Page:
Fed Talk of Rate Hikes Back on the Table
The Federal Reserve is publically talking about rate hikes again, and soon. Earlier this week, Fed Presidents Dudley and Lockhart woke market participants from their slumber with calls of “possible” rate hikes in 2016, the earliest which could come in September. The pronouncements immediately boosted the Dollar Index* which had dropped below 95, pushed the stock markets down and knocked back gold and silver.
On Wednesday, the Fed released the minutes from its July 26-27 meeting. The minutes indicated that most of the Fed members are still in a wait and see mode with respect to removing monetary accommodation and raising interest rates. The Fed was encouraged by recent consumer spending numbers and the “brisk” increase in recent non farm payroll number and unemployment reading of 4.9%. The Fed, however, took pause about the slowing pace business spending and growth in the housing market.
The Fed concluded that with inflation running below their 2% inflation target “to wait for additional information that would allow them to evaluate the underlying momentum in economic activity and the labor market and whether inflation was continuing to rise gradually to 2 percent as expected.”
On release of the Fed minutes the Dollar Index gave up the gains from the rate hike threats of Messrs. Lockart and Dudley earlier in the week. Gold and silver rebounded and retraced some of their losses from the Fed Presidents’ statements on raising rates.
Gold and Silver
Gold has consolidated its gains in the $1325-1350 an ounce range over the past few weeks after rising more than $200 an ounce in 2016. Recent set backs in the price of gold have been short lived. Recent Fed pronouncements on potential rate hikes seem to have inflicted only temporary damage on the price of gold.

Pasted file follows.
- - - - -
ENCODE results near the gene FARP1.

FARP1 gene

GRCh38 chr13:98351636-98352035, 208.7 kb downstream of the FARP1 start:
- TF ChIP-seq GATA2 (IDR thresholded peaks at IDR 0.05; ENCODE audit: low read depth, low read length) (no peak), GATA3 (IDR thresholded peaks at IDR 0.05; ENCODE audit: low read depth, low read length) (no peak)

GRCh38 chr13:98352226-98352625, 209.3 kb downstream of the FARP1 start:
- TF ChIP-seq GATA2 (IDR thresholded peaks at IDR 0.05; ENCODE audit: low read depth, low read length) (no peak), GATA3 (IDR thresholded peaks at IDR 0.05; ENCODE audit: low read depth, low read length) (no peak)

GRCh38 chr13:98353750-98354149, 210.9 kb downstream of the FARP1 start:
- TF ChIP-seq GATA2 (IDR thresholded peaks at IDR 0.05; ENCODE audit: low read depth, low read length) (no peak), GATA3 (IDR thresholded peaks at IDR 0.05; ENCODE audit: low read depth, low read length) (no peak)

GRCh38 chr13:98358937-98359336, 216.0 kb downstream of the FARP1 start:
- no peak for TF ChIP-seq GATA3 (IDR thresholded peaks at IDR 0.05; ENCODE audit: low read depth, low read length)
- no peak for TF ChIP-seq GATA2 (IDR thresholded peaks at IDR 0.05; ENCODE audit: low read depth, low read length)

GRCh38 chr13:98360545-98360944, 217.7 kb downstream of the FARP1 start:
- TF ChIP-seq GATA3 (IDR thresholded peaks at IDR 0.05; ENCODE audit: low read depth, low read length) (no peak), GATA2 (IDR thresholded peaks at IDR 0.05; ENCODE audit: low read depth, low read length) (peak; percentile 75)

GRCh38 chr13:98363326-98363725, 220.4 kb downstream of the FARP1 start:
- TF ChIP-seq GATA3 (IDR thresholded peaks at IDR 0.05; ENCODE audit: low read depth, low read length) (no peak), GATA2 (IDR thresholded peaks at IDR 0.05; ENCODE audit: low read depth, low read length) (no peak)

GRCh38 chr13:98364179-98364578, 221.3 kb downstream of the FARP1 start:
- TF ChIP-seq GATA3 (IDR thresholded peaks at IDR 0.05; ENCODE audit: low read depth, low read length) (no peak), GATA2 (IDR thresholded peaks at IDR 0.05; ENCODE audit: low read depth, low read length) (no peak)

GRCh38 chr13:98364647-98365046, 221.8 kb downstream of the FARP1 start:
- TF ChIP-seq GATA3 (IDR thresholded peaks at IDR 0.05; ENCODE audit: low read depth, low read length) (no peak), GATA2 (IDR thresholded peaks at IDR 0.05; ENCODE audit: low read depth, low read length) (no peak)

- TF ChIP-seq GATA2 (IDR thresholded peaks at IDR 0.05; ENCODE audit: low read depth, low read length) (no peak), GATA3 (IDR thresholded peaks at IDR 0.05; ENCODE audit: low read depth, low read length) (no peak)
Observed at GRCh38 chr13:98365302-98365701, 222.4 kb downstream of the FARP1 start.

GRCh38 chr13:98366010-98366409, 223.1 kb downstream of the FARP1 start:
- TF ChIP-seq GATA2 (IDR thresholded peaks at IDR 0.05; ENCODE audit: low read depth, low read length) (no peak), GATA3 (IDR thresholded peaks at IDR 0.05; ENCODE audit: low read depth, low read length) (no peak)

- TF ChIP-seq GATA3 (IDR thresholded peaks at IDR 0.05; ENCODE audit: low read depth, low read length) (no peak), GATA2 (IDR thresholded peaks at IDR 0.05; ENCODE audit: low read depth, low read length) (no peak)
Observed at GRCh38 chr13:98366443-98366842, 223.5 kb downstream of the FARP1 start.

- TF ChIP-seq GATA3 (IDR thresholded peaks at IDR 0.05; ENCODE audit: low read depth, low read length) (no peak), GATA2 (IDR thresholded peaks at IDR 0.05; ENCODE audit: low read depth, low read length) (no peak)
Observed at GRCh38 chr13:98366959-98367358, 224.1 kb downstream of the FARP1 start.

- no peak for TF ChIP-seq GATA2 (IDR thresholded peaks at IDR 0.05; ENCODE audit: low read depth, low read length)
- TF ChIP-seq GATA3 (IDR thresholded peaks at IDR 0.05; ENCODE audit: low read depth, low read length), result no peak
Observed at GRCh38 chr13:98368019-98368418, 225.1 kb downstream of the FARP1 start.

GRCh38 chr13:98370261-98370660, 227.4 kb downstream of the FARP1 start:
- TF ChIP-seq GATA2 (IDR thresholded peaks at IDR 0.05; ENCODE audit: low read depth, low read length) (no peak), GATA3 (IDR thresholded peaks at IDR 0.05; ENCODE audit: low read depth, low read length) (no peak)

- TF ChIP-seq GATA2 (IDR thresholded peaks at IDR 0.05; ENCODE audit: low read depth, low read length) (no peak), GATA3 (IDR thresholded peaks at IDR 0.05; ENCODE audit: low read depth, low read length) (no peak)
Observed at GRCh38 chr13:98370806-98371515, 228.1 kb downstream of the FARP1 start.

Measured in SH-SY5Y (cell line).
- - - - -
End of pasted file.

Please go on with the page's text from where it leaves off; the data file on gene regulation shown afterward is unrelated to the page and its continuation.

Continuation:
Year to Date Dollar Index, Oil and Gold Prices
Silver has pulled back below $20 an ounce after holding gains above that threshold. Despite the recent pull back, silver been the best performing asset in 2016, rising well over 40% in 2016. The price of silver is at its highest levels in two years, but far below its all time higher of $50 an ounce reached in April 2011.
Year to Date Dollar Index, Oil and Silver Prices
The British Pound has been on a downward trajectory ever since the Brexit vote. The British Pound reached its high of the year at around $1.50 prior to the Brexit vote then fell to around $1.30 after the vote and has remained depressed due to nagging fears of the implications of Brexit and the reduction of interest rates by the Bank of England.
Oil has been swinging back in forth in the mid $40 dollar a barrel range the past few weeks. Oil has fallen from its highs of 2016. The price of oil has sharply declined on news of building oil stockpiles and the potential of an oil glut. Saudi Arabia informed OPEC this week that its oil output had reached all time highs in July. Talks of an upcoming meeting among oil producers to discuss and output freeze has helped boost the price of oil.
Next week’s durable goods number should provide further details on the strength of the underlying economy. The second revision of the second quarter GDP is also on deck. An upward revision from the original estimate of 1.2% would surprise the markets. A GDP reading at or below 1.2% might give the Fed further pause on raising interest rates, although many Fed members are on record as predicting stronger second half GDP.
Here are some economic reports that could impact gold, silver and currency movements next week:
Aug 23 New Home Sales Jul
Aug 24 MBA Mortgage Index 08/20
Aug 24 FHFA Housing Price Index Jun
Aug 24 Existing Home Sales Jul
Aug 24 Crude Inventories 08/20
Aug 25 Initial Claims 08/20
Aug 25 Continuing Claims 08/13
Aug 25 Durable Orders Jul
Aug 25 Durable Orders/Ex-Trans. Jul
Aug 25 Natural Gas Inventories 08/20
Aug 26 GDP – Second Estimate Q2
Aug 26 GDP Deflator/2ndEstimate Q2
Aug 26 Int. Trade in Goods Jul
Aug 26 Michigan Sentiment Aug
* The US Dollar Index tracks the US dollar vs. the Euro, the Japanese Yen, the British Pound, the Canadian Dollar, the Swedish Krona and the Swiss Franc. The Euro comprises nearly 58% of the index.
This article by BGASC is not, and should not be regarded as, investment advice or as a recommendation regarding any particular course of action.